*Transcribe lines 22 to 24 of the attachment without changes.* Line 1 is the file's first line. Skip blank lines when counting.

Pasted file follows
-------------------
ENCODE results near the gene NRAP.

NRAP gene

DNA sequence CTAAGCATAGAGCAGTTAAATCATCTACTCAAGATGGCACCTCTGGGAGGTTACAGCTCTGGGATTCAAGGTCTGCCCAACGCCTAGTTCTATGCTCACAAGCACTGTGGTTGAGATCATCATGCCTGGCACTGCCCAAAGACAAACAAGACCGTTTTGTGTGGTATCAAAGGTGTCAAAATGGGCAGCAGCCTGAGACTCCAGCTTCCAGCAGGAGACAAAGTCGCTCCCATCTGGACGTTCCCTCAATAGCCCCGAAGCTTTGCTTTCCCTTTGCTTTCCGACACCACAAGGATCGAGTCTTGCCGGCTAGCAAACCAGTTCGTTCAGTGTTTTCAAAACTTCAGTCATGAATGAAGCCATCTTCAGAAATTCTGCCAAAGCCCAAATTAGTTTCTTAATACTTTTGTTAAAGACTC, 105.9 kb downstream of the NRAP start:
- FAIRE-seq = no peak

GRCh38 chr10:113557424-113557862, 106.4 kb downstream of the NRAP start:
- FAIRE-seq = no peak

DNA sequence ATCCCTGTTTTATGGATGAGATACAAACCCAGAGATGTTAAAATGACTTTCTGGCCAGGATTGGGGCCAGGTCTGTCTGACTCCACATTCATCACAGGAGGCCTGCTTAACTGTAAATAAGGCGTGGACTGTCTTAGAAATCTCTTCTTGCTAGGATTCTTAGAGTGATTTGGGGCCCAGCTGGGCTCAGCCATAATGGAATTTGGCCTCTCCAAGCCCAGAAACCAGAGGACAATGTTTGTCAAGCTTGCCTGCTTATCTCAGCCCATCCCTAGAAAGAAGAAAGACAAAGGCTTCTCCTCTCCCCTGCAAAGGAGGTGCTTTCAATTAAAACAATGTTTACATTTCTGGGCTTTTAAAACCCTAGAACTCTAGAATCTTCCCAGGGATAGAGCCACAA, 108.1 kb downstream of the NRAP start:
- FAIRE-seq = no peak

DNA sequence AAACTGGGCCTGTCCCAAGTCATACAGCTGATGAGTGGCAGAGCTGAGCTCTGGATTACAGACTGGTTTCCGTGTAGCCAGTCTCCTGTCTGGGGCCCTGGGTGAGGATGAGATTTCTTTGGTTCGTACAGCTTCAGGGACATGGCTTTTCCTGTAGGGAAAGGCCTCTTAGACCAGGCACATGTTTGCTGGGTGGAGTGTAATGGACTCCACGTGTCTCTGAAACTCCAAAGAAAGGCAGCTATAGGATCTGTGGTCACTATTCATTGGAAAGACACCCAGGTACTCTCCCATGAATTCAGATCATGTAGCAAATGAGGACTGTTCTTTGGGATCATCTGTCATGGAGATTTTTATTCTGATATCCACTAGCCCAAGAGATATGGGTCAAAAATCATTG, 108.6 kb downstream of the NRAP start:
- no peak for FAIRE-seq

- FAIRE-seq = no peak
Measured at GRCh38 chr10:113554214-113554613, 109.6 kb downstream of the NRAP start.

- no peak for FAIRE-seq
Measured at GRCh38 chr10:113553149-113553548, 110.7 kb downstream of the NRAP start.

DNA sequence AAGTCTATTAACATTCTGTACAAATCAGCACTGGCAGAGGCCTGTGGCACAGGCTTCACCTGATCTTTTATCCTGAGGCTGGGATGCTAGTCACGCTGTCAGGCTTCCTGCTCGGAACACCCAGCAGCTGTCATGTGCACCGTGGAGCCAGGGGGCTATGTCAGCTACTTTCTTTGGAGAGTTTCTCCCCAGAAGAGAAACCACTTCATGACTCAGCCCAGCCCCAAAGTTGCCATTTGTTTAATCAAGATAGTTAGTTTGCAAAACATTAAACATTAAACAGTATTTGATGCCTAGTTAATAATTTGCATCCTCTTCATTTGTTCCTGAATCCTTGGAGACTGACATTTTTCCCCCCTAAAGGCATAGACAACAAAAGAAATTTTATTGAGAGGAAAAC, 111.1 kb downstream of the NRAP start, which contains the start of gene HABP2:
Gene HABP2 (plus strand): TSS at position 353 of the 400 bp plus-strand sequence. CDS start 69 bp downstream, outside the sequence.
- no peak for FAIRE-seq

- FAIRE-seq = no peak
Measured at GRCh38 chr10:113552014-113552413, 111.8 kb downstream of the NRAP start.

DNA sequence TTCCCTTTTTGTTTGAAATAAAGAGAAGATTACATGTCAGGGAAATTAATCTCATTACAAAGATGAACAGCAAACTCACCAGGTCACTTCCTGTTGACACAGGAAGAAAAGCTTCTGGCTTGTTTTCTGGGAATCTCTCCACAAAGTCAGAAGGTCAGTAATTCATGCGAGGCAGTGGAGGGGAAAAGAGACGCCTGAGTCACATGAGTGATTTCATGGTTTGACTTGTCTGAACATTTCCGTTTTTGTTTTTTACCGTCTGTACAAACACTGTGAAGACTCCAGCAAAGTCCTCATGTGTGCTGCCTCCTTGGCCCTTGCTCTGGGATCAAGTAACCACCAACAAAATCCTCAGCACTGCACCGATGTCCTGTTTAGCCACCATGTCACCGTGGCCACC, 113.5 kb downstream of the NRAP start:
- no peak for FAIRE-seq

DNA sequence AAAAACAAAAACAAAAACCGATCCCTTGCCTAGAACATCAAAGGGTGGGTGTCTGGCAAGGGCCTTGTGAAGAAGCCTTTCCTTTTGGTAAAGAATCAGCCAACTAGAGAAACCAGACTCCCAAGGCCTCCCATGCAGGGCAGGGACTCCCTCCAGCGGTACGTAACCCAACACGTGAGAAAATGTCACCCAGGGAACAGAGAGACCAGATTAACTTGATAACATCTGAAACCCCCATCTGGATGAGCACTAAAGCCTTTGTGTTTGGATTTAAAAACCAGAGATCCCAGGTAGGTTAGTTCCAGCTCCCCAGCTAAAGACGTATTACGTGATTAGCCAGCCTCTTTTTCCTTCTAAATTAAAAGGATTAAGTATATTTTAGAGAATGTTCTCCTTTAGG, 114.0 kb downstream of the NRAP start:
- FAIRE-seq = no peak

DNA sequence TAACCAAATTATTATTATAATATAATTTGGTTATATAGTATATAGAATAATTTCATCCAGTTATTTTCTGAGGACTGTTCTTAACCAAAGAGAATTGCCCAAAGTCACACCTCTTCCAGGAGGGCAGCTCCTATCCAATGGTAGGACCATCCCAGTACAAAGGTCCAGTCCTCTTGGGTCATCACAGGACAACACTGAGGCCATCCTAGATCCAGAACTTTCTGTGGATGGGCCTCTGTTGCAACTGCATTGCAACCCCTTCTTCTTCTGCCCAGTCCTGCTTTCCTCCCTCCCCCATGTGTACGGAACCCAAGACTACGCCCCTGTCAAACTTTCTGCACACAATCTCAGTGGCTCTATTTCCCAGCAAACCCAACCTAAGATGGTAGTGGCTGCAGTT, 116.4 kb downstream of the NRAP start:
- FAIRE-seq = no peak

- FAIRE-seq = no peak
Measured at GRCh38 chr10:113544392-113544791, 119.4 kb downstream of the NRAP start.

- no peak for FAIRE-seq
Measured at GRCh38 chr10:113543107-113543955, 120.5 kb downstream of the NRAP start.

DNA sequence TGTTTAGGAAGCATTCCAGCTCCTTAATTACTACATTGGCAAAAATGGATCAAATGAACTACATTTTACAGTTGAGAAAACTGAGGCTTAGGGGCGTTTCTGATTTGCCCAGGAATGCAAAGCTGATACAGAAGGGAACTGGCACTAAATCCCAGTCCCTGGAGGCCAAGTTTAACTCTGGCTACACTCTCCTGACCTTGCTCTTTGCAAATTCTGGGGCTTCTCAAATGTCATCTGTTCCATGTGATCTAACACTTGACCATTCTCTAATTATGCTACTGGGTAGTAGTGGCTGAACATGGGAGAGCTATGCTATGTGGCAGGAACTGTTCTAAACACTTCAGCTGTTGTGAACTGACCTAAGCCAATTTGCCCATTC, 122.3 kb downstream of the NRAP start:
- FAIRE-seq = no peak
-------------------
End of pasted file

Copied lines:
DNA sequence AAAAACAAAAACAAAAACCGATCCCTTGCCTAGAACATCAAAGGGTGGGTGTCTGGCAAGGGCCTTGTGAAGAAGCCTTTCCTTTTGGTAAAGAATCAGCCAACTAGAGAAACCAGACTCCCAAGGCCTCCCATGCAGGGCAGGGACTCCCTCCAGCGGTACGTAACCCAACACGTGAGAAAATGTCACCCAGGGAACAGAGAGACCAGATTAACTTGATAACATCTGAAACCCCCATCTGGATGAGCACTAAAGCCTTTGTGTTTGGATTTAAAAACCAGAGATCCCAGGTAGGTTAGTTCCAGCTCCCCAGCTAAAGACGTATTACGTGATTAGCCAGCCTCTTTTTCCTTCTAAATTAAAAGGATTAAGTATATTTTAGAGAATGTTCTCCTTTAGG, 114.0 kb downstream of the NRAP start:
- FAIRE-seq = no peak

DNA sequence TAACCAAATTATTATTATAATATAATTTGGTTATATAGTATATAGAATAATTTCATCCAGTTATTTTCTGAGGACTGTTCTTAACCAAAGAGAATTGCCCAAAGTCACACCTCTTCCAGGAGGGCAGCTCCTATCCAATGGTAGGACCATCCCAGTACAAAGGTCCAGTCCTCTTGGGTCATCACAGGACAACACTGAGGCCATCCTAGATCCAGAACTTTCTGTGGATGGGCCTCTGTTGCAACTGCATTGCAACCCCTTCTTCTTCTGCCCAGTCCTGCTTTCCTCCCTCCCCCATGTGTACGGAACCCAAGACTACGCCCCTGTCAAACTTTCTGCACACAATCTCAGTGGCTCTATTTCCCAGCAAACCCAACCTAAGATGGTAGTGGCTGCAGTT, 116.4 kb downstream of the NRAP start: